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Author: Jacob Tsimanis, PE, WELL AP, LEED AP, CPMP & BCxP

Four Pillars of Sustainability for Behavioral Health Environment

Actions and design choices which promote and protect our sustainable natural environment, promote higher levels of emotional health. There are four major components which are considered in Sustainable Behavioral Health. They are Natural Light, Acoustics, Biophilia, and Natural Ventilation. Integration of all components into a build space will help create a build environment to support and promote the behavioral of patients.

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Second Wave of Sustainability for Healthcare

One of the major issues outlined in the WELL building standard is biophilia.  Biophilia posits that humans have an affinity towards the natural world and strives to address our psychological needs to be around life and life-like processes. Biophilic design is all about engaging with nature to assist with a patient’s healing process.  Exposure to views and images of nature positively impact a patient’s well-being, can help improve a patient’s emotional state, and as a result speeds up the healing and recovery process.

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Roadmap for Designing Net Zero Labs

Laboratories tend to be the most energy intensive facilities, and as result pose the greatest challenge meeting a Net Zero goal. Planning and developing laboratory facilities with a Net Zero approach will more than likely increase costs during the initial phases of a project. However, if done properly, the long-term benefits (should/will/may) provide a smaller carbon footprint, will maximize energy efficiency and will also result in the most cost-effective operational approach for a facility.

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Architects design pavilion with red petal facade. Overlapping shingles are composed of Alucobond Spectra Red tiles featuring a Lumiflon FEVE fluoropolymer resin topcoat. Photo credit: Keith Panel Systems

Architects design pavilion with red petal facade. Overlapping shingles are composed of Alucobond Spectra Red tiles featuring a Lumiflon FEVE fluoropolymer resin topcoat. Photo credit: Keith Panel Systems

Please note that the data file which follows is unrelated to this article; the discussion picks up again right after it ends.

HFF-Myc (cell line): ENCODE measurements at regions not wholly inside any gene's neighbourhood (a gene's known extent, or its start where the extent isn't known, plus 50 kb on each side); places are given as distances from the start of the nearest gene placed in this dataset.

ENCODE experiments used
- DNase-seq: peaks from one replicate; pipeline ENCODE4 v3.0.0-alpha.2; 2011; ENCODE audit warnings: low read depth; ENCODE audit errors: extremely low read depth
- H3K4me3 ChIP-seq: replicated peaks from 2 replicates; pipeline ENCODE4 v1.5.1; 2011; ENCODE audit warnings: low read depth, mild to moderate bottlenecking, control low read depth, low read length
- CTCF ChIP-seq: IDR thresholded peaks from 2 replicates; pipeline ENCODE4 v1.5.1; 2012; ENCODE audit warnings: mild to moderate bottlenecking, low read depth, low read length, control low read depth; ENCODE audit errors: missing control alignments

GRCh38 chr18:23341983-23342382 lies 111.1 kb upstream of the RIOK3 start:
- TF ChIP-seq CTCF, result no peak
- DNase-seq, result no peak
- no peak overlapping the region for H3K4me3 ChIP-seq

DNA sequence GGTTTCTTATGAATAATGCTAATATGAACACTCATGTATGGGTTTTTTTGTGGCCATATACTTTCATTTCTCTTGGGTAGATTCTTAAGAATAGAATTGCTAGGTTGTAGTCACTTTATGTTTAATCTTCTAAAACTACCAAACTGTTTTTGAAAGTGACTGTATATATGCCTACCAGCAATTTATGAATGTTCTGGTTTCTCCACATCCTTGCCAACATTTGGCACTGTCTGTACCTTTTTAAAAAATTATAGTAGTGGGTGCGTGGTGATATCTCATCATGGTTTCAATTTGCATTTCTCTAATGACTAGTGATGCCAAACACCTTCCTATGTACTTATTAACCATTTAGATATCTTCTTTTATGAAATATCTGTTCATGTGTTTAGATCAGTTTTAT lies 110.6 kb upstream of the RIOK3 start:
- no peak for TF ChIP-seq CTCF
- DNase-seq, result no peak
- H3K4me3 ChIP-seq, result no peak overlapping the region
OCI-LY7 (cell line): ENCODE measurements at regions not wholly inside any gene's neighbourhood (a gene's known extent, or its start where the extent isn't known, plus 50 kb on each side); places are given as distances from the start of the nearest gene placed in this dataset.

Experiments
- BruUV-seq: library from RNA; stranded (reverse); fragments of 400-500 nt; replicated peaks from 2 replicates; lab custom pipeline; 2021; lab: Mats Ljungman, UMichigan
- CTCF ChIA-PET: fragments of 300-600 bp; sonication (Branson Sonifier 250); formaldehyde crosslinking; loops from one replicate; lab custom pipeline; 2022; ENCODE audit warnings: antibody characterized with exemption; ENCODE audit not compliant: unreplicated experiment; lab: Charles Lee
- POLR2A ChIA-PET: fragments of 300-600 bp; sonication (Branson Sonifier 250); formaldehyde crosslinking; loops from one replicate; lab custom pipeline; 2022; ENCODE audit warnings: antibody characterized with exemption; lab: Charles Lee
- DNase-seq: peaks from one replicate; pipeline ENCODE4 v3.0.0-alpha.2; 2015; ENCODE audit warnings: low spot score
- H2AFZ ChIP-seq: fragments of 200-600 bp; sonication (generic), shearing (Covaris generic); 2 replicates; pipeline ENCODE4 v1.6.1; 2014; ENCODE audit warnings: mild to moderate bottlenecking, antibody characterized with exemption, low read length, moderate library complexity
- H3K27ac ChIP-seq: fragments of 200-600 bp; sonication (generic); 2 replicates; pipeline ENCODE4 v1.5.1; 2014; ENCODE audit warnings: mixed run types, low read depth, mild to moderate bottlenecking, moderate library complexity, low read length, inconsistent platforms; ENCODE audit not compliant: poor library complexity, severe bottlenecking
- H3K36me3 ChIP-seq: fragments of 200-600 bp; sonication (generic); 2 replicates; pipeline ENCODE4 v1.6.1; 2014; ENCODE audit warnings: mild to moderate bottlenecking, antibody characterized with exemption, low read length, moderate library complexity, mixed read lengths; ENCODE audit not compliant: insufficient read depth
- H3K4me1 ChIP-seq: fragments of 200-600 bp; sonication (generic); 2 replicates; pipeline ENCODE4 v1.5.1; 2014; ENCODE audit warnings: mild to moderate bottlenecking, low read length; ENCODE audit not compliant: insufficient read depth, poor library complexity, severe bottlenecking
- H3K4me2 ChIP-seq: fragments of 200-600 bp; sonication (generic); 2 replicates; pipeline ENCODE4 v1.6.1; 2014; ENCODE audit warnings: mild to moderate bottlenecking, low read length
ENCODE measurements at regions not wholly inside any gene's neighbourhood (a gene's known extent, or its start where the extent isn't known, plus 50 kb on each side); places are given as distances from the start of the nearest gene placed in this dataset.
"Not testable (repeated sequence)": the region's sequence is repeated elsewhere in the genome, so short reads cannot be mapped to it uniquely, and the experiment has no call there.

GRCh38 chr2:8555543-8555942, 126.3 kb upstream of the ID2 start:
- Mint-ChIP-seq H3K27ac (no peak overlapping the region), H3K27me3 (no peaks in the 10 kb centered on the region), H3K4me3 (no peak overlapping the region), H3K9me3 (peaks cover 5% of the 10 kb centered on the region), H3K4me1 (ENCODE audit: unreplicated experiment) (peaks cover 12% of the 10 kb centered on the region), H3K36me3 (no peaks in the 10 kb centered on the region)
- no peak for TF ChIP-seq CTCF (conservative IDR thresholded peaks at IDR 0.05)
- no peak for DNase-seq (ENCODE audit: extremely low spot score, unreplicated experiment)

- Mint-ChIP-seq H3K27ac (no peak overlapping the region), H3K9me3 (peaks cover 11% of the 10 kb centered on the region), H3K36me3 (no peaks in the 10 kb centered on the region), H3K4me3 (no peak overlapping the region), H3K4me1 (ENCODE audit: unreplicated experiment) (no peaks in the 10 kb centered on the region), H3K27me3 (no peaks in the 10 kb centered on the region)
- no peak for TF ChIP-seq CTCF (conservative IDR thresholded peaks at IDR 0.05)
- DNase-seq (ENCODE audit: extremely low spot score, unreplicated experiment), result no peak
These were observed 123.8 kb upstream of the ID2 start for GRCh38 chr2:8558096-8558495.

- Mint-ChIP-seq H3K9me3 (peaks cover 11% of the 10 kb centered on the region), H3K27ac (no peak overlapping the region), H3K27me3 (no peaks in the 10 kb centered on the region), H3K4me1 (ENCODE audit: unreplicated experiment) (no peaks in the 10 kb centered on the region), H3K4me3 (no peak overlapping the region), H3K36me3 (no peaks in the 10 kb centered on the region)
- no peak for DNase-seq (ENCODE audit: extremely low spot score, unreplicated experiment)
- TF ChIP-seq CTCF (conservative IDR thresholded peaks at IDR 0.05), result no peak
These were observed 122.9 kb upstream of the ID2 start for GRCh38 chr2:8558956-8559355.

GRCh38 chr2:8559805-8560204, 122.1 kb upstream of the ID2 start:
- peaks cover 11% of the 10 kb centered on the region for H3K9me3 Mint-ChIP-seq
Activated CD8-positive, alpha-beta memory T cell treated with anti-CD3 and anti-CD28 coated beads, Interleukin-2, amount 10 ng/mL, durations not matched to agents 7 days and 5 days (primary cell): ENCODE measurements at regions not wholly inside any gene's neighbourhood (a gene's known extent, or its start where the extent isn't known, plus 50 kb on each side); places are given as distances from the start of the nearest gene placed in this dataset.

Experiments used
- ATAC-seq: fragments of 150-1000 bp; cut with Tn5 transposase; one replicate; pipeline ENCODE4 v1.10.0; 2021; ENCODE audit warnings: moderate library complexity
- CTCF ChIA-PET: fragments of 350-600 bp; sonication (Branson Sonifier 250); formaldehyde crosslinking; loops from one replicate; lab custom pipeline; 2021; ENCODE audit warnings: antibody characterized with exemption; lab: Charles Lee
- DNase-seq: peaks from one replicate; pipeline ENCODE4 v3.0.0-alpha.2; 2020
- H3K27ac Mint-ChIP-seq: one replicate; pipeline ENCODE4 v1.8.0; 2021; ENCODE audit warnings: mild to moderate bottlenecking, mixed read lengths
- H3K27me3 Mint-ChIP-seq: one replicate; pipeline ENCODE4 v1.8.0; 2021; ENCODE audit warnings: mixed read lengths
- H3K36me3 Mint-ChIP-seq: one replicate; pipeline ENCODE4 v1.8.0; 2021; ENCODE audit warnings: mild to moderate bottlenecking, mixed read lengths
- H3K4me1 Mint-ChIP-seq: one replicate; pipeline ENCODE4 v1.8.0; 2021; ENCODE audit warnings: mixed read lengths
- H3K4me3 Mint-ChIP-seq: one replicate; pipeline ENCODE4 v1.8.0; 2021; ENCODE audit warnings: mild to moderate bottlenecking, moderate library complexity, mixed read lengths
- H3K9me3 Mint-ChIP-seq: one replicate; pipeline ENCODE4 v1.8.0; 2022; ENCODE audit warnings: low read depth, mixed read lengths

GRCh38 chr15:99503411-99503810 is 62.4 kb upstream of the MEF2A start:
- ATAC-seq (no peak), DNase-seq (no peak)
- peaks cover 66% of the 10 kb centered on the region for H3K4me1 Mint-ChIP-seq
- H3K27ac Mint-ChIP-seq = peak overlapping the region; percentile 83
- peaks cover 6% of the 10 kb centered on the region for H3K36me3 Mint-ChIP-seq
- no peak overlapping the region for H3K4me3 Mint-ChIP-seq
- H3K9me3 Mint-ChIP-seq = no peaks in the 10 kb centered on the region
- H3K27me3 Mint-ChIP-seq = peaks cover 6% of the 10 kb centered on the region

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Guide to Green Building – Product of the Week

Solarban 90 Solar Control Low-E Glass Solarban 90 glass combines industry-leading solar control performance with a true neutral-reflective clear-glass aesthetic. United with clear glass in a standard 1-inch IGU, Solarban 90 glass has a solar heat gain coefficient of 0.23, visible light transmittance of 51 percent and an LSG ratio of 2.22. Solarban 90 glass facilitates the use of smaller HVAC systems to reduce initial capital expenditures and long-term cooling costs. It also enables architects to design buildings with larger expanses of glass to promote daylighting, diminish the need for artificial lighting and connect building occupants to the outdoors. Mountain views, energy efficiency highlight new Ent Center at UC Colorado Springs. Photography by Tom Kessler

Solarban 90 Solar Control Low-E Glass Solarban 90 glass combines industry-leading solar control performance with a true neutral-reflective clear-glass aesthetic. United with clear glass in a standard 1-inch IGU, Solarban 90 glass has a solar heat gain coefficient of 0.23, visible light transmittance of 51 percent and an LSG ratio of 2.22. Solarban 90 glass facilitates the use of smaller HVAC systems to reduce initial capital expenditures and long-term cooling costs. It also enables architects to design buildings with larger expanses of glass to promote daylighting, diminish the need for artificial lighting and connect building occupants to the outdoors. Mountain views, energy efficiency highlight new Ent Center at UC Colorado Springs. Photography by Tom Kessler

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Cradle to Cradle Certified products

The Cradle to Cradle program certifies products based on five quality categories—material health, material reutilization, renewable energy and carbon management, water stewardship, and social fairness. Click here to see a list of building supply & materials, as well as other products, that are Cradle to Cradle certified.

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